It’s officially Spring, but that never means too much on our island, where cold winds blowing off 40-degree ocean waters holds our air temperatures down. As we write this, it’s a typical Aquidneck Island March day – thoroughly gray, on and off patches of rain, and a general feeling of rawness in the air.
Still, it’s time to get going. We’ve almost completed our assessment of the hives at Vaucluse.
Of the 24 we went into the winter with, some survived and some didn’t make it. We haven’t seen any signs of disease yet, and the hives were left with plenty of honey, so the most likely cause of death was varroa mites.
Deadouts are disappointing. There’s always a feeling of failure, of self-doubt: what could we have done differently? In this case, the late summer and fall treatments with Apivar may not have been enough. We’re looking into the relatively new oxalic acid treatment, which would be done in late summer when the honey supers have been removed.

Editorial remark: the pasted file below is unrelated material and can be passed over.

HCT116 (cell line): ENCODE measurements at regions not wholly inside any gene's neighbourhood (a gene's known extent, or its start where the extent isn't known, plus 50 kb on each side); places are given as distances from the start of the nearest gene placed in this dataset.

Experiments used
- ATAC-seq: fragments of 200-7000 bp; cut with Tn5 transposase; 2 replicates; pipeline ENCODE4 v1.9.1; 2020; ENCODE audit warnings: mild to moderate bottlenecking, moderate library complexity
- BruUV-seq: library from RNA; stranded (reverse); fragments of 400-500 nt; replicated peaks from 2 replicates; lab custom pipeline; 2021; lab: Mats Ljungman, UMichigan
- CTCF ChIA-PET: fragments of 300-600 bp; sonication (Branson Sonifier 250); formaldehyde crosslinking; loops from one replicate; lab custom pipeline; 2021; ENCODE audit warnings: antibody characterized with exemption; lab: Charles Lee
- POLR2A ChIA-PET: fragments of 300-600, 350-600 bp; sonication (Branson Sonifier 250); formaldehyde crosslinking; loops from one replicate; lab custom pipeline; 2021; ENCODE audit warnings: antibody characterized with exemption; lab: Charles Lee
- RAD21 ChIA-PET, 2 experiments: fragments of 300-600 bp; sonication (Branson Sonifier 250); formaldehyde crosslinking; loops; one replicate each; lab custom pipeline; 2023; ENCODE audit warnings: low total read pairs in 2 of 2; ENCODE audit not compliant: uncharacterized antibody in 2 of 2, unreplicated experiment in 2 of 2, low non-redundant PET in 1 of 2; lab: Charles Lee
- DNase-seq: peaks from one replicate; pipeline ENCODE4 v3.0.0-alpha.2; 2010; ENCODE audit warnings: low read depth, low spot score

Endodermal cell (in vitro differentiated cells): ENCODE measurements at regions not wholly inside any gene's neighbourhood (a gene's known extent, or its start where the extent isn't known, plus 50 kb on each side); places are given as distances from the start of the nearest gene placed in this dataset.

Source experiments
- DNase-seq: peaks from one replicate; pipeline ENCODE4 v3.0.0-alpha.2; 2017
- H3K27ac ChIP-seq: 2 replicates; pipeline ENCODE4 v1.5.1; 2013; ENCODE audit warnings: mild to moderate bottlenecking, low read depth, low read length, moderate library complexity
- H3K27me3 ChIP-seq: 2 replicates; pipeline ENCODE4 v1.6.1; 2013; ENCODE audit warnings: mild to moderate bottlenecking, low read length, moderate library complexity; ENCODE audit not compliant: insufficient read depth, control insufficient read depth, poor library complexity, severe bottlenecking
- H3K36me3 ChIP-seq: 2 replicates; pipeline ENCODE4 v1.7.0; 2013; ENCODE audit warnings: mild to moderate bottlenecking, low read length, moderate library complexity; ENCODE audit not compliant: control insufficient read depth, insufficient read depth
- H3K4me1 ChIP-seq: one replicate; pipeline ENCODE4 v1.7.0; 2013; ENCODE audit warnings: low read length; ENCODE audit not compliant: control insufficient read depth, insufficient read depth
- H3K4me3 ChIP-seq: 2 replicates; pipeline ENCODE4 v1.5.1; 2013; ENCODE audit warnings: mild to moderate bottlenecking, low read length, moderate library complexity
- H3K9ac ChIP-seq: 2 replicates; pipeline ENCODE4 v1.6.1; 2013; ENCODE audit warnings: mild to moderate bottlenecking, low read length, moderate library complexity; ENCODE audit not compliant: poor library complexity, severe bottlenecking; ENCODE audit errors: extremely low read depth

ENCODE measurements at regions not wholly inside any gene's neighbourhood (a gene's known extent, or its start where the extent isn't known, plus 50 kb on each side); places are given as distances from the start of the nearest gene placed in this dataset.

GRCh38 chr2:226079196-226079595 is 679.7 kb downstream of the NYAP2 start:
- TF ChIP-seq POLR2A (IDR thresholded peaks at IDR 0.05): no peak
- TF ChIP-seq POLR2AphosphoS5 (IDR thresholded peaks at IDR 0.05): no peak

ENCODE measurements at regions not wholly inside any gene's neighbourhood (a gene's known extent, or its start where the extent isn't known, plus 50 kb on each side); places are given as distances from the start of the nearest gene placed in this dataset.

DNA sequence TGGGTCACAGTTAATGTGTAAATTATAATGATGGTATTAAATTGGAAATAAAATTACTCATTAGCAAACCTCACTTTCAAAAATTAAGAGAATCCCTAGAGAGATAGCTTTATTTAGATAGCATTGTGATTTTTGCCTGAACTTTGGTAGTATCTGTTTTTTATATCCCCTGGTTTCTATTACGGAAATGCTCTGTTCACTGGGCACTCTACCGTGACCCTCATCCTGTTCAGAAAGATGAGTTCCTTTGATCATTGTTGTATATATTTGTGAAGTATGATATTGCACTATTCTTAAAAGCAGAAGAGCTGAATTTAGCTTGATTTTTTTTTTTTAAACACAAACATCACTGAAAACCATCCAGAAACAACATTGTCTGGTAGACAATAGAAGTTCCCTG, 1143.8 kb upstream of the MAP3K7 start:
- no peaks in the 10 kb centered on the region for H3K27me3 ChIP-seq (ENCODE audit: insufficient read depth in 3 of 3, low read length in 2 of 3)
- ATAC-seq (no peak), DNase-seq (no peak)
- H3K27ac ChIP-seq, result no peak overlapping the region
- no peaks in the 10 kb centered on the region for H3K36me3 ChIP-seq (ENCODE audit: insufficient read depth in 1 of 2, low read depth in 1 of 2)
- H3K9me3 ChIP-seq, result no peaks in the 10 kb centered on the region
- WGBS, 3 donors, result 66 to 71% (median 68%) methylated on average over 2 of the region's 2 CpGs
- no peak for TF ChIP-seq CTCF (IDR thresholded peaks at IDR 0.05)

So there are new packages of bees to order, and preparations to be made, including evaluating the equipment, scraping the boxes and frames, and freezing the drawn comb. The new bees arriving on April 13th will benefit from last year’s comb, and it will give them a huge leg up as they get started.
The hives that did make it – well, that’s a delightful thing to experience on an early Spring day. Watch them flying, watch them coming in with full pollen sacs from skunkweed and witch hazel and garlic. We keep feeding them, and hoping that their numbers will build up as the days lengthen. It’s the promise of a new season, and the hope of honey days in the not-too-distant future.